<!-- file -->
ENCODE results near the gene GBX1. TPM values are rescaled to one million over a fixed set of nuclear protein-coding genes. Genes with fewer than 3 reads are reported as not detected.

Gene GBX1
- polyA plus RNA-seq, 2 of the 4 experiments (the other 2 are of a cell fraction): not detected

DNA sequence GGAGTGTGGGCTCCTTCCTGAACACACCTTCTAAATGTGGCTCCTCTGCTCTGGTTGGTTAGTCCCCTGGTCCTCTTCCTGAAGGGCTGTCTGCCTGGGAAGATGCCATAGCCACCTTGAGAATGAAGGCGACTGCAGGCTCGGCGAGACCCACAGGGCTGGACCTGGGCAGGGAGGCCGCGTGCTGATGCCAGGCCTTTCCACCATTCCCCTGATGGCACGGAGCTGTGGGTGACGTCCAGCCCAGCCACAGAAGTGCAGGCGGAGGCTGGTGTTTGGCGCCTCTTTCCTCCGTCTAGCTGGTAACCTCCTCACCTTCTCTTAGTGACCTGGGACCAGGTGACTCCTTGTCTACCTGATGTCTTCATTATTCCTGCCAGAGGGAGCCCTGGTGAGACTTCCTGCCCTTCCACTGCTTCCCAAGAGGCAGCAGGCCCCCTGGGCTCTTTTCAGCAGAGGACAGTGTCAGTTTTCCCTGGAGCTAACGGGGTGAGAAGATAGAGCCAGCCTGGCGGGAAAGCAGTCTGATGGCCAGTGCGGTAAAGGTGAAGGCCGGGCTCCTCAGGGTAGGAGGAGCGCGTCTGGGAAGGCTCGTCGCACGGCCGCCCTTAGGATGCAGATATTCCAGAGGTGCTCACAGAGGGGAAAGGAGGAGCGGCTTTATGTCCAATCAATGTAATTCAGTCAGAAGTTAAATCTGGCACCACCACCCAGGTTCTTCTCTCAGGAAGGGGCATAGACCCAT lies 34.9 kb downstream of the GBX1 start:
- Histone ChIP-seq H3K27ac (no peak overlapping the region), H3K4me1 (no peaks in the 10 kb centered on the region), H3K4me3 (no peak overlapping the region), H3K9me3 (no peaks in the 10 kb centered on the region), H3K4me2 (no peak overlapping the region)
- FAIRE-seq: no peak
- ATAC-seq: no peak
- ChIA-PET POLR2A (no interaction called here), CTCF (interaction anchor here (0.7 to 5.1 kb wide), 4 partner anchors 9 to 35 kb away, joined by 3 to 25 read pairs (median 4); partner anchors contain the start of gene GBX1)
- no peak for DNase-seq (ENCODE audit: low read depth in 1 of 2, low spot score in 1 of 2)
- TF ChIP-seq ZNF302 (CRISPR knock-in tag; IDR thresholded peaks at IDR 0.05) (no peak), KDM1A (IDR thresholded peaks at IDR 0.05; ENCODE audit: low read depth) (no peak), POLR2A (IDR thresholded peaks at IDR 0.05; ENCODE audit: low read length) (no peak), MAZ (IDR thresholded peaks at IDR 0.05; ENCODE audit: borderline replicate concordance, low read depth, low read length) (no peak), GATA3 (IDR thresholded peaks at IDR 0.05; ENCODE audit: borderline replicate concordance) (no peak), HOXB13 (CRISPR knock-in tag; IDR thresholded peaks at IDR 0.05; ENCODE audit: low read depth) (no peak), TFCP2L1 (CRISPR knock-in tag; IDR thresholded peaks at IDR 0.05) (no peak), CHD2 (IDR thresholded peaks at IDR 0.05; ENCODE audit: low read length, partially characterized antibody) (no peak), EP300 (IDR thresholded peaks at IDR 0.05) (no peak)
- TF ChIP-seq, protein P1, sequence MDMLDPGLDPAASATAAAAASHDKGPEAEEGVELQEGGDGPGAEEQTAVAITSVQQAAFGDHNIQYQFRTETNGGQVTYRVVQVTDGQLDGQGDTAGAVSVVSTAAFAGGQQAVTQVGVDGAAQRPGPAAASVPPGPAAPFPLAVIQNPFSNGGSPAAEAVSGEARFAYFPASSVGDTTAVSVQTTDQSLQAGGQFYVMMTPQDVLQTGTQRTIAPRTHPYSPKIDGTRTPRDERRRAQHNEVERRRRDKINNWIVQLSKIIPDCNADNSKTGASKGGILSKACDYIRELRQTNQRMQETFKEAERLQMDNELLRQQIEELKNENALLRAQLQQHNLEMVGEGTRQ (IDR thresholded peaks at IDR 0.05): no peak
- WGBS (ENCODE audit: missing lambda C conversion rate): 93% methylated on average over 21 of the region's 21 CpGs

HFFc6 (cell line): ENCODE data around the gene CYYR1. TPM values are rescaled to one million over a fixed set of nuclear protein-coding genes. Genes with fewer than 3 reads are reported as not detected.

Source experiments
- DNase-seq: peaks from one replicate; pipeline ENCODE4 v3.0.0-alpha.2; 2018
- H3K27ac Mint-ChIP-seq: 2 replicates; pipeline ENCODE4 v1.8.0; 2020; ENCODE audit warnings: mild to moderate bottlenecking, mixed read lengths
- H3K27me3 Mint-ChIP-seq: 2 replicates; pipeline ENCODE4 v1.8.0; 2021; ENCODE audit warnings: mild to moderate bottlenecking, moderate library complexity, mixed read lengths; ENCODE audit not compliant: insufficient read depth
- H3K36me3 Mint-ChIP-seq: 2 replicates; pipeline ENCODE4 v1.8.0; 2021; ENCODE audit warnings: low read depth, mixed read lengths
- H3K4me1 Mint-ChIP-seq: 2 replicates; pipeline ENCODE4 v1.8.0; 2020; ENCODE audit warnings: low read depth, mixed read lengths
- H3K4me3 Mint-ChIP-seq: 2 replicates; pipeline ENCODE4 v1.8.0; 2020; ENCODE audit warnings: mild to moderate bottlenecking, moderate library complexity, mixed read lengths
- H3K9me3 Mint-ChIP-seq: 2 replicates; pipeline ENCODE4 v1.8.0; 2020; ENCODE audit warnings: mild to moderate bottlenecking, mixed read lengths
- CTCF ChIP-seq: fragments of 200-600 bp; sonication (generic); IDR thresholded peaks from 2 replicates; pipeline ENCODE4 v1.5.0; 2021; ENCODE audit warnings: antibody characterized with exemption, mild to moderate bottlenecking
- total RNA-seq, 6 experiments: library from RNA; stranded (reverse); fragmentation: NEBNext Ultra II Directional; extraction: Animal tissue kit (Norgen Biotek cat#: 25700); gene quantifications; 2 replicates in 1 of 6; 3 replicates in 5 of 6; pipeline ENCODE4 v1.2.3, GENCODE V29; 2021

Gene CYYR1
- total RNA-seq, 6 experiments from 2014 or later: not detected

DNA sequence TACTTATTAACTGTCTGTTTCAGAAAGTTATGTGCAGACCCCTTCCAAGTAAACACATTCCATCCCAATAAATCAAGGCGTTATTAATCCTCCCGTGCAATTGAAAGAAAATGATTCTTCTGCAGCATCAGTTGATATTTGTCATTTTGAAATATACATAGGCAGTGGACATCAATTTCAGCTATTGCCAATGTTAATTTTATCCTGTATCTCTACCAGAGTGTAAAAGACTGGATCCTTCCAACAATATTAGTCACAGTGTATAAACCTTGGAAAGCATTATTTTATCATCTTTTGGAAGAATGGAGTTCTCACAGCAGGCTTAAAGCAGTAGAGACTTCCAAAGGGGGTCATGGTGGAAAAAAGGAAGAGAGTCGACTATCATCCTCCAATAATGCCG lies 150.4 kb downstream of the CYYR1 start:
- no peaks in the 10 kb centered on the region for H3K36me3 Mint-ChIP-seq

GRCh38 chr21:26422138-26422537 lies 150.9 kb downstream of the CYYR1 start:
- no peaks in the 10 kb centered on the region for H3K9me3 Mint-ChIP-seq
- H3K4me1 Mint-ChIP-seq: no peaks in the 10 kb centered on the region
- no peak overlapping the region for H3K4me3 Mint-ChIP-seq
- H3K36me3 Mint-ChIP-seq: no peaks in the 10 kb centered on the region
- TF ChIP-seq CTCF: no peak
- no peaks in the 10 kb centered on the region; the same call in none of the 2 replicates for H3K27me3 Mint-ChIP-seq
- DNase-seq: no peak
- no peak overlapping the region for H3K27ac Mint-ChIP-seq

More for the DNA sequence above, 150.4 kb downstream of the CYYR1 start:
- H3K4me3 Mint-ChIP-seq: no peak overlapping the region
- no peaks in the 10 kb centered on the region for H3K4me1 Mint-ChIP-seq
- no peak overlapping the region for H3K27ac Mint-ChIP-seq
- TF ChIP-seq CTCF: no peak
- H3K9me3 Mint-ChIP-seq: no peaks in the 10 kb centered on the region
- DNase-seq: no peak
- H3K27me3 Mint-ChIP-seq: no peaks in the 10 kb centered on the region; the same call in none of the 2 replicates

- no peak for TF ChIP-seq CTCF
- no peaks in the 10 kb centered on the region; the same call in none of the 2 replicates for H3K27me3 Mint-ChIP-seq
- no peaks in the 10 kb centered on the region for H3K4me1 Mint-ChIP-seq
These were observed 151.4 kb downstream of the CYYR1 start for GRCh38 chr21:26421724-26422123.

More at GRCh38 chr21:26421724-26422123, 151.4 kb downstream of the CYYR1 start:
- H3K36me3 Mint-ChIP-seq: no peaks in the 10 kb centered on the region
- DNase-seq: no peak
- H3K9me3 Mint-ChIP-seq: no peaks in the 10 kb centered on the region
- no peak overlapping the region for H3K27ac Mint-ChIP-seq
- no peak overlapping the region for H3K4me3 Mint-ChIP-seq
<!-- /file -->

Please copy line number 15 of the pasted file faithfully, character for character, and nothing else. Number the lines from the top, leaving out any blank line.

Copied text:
- DNase-seq: peaks from one replicate; pipeline ENCODE4 v3.0.0-alpha.2; 2018